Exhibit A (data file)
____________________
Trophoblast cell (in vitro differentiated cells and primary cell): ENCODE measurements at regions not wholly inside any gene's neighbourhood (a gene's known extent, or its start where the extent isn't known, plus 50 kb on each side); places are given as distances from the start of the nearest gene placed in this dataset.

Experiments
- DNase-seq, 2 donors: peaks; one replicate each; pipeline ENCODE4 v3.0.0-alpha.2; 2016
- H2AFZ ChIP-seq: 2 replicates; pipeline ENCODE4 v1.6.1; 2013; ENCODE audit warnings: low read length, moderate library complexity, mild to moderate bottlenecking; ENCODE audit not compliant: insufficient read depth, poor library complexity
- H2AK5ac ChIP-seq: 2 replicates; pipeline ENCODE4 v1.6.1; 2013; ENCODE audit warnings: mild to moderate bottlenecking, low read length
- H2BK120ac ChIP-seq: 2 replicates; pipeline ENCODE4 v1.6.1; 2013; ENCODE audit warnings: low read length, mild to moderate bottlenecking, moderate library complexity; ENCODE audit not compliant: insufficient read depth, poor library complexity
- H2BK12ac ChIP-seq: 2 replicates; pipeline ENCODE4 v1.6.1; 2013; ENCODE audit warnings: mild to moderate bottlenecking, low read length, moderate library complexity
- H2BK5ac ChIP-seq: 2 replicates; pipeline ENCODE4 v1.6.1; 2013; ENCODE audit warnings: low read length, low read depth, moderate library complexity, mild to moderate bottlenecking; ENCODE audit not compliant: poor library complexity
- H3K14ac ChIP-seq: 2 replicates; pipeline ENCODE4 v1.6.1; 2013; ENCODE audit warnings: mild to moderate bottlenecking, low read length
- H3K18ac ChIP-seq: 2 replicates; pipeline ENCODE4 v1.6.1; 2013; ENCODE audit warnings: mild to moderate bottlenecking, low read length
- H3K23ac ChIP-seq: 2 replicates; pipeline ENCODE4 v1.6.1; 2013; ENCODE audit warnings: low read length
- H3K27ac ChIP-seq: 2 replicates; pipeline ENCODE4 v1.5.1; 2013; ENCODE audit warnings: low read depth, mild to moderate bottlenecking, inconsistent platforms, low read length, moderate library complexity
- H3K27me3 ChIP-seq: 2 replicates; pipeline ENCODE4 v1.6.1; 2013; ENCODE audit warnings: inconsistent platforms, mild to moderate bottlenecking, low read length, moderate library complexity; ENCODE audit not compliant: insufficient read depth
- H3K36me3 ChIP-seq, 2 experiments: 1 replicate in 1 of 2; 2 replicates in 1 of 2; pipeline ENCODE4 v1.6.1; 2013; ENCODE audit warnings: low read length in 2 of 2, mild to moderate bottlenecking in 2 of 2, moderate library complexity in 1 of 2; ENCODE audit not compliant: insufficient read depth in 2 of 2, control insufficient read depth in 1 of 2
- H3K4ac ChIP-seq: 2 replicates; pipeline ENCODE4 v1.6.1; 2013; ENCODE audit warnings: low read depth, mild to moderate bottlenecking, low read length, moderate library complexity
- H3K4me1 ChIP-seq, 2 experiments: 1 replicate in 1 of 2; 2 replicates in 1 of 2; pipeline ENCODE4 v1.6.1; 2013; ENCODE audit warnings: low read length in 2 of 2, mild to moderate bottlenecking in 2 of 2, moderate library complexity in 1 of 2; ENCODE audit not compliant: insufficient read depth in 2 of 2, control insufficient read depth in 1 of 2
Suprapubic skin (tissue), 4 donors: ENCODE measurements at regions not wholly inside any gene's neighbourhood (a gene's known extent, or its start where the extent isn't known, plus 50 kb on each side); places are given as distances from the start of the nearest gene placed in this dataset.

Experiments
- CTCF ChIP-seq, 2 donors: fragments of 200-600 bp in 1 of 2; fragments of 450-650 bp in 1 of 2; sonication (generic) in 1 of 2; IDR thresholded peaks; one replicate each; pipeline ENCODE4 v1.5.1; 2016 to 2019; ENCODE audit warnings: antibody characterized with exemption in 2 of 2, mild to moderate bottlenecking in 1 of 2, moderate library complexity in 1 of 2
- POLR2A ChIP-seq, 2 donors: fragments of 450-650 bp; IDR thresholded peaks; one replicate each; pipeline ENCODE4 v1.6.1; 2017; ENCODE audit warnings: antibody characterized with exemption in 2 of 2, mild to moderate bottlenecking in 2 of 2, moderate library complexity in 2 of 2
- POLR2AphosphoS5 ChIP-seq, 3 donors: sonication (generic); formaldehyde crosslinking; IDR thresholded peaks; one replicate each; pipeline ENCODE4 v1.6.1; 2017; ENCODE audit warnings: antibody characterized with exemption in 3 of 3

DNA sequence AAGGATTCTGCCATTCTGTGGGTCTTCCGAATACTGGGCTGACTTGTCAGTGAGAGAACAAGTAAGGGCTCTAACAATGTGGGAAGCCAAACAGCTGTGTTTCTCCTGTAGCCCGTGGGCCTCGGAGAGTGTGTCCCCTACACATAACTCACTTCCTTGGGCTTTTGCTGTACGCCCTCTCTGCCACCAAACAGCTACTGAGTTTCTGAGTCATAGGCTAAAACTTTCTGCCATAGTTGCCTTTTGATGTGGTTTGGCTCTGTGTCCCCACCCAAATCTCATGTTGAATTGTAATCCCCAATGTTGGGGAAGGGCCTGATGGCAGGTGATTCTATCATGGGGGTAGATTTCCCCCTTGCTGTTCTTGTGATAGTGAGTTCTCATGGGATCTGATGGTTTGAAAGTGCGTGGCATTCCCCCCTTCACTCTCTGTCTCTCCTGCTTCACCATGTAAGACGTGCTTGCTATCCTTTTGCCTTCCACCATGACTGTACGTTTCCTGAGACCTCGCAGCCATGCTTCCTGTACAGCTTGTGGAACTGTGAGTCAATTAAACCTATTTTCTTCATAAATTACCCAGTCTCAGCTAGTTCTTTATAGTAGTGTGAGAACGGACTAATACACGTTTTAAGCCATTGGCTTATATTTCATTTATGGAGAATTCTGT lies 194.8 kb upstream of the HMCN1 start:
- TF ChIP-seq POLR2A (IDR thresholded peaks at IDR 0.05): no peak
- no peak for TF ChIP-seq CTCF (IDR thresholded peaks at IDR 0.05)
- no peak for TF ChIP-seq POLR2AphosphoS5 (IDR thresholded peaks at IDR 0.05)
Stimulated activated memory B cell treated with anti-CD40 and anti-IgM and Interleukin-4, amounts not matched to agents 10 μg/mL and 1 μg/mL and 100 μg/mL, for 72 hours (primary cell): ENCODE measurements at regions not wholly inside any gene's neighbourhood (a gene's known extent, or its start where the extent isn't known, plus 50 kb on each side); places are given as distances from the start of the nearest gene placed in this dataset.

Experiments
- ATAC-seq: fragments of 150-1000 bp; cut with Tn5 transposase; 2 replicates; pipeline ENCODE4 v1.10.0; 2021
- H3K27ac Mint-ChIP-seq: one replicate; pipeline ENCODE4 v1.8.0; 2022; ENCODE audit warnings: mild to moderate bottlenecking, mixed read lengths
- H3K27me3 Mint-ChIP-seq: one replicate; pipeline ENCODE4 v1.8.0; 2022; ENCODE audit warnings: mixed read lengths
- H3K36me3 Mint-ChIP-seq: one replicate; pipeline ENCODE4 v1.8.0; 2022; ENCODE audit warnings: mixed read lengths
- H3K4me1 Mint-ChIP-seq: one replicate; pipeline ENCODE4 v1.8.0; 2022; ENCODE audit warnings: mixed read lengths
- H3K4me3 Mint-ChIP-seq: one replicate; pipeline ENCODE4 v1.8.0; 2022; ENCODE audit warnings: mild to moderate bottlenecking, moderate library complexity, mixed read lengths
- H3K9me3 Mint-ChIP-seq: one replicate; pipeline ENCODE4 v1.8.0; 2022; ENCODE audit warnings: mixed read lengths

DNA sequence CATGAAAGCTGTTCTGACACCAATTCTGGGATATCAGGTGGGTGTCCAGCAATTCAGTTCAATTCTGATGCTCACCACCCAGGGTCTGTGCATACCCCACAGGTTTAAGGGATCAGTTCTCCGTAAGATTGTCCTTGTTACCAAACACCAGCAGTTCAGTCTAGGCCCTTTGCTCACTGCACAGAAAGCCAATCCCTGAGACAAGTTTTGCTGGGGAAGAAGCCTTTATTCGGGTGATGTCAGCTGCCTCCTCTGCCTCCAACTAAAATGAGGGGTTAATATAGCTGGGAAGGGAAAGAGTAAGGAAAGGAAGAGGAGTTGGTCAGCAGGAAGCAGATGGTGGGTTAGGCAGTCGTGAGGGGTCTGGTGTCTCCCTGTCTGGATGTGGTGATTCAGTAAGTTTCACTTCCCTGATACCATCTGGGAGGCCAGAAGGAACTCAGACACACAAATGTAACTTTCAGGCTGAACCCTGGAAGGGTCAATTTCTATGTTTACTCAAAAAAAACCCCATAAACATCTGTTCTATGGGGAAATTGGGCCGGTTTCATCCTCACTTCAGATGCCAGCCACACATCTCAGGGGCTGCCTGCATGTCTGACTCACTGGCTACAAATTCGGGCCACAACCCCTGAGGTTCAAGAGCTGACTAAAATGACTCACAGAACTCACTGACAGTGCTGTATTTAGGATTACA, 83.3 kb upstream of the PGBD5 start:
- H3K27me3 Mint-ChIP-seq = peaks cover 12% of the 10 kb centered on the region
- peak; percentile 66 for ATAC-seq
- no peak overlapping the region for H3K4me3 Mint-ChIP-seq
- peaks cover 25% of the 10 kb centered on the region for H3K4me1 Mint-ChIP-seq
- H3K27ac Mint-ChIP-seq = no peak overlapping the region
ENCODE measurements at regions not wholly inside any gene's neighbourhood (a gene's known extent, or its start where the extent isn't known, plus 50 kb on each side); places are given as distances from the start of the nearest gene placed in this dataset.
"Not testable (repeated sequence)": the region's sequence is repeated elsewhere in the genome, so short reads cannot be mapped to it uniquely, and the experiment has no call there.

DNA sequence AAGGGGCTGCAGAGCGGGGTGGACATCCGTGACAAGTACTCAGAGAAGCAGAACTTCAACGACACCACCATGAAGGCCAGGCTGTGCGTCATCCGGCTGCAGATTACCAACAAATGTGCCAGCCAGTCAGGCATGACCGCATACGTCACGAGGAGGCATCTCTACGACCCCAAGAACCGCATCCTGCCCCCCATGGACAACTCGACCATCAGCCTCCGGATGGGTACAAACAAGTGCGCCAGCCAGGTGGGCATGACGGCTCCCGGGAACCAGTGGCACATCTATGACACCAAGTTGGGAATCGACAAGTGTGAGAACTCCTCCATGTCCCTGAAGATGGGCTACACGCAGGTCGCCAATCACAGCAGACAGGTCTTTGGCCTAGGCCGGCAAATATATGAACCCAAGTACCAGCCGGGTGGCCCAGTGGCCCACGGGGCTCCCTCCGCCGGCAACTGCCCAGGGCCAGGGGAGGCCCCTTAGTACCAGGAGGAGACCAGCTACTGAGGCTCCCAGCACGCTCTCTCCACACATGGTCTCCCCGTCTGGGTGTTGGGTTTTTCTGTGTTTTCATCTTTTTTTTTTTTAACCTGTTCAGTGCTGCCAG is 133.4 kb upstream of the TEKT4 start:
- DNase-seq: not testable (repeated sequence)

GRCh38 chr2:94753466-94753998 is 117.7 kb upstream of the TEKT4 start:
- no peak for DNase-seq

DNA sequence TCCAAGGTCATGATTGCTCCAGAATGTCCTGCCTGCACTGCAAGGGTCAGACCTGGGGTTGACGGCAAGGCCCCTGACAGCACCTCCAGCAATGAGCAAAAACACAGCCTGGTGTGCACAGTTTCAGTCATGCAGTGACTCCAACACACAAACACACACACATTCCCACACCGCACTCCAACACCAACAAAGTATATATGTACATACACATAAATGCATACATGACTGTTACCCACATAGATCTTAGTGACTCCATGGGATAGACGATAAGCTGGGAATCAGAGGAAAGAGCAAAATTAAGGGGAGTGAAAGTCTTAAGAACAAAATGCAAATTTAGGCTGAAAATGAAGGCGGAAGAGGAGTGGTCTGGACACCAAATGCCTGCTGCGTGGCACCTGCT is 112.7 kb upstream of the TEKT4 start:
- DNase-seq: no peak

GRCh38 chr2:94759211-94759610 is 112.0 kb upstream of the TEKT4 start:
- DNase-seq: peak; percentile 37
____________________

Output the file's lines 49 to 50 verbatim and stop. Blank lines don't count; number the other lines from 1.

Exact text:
GRCh38 chr2:94759211-94759610 is 112.0 kb upstream of the TEKT4 start:
- DNase-seq: peak; percentile 37